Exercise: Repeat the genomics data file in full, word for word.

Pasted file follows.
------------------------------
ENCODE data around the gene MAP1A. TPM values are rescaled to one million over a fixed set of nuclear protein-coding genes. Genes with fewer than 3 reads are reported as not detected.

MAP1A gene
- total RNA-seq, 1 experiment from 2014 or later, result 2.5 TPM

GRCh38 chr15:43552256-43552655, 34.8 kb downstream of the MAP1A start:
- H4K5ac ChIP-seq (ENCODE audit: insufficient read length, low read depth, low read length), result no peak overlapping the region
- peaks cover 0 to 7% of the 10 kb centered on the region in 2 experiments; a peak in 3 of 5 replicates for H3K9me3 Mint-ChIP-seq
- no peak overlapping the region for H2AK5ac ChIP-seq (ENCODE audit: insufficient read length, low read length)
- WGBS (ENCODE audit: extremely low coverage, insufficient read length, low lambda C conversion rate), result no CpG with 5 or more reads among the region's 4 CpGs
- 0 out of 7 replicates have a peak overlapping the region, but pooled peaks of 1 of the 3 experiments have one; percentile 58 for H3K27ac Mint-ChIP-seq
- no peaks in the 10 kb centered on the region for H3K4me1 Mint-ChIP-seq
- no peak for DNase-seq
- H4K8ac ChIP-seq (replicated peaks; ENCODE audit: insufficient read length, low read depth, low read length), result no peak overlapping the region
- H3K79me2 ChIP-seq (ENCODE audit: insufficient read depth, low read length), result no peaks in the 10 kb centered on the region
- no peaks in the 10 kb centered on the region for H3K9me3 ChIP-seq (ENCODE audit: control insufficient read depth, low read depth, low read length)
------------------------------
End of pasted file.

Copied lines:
ENCODE data around the gene MAP1A. TPM values are rescaled to one million over a fixed set of nuclear protein-coding genes. Genes with fewer than 3 reads are reported as not detected.

MAP1A gene
- total RNA-seq, 1 experiment from 2014 or later, result 2.5 TPM

GRCh38 chr15:43552256-43552655, 34.8 kb downstream of the MAP1A start:
- H4K5ac ChIP-seq (ENCODE audit: insufficient read length, low read depth, low read length), result no peak overlapping the region
- peaks cover 0 to 7% of the 10 kb centered on the region in 2 experiments; a peak in 3 of 5 replicates for H3K9me3 Mint-ChIP-seq
- no peak overlapping the region for H2AK5ac ChIP-seq (ENCODE audit: insufficient read length, low read length)
- WGBS (ENCODE audit: extremely low coverage, insufficient read length, low lambda C conversion rate), result no CpG with 5 or more reads among the region's 4 CpGs
- 0 out of 7 replicates have a peak overlapping the region, but pooled peaks of 1 of the 3 experiments have one; percentile 58 for H3K27ac Mint-ChIP-seq
- no peaks in the 10 kb centered on the region for H3K4me1 Mint-ChIP-seq
- no peak for DNase-seq
- H4K8ac ChIP-seq (replicated peaks; ENCODE audit: insufficient read length, low read depth, low read length), result no peak overlapping the region
- H3K79me2 ChIP-seq (ENCODE audit: insufficient read depth, low read length), result no peaks in the 10 kb centered on the region
- no peaks in the 10 kb centered on the region for H3K9me3 ChIP-seq (ENCODE audit: control insufficient read depth, low read depth, low read length)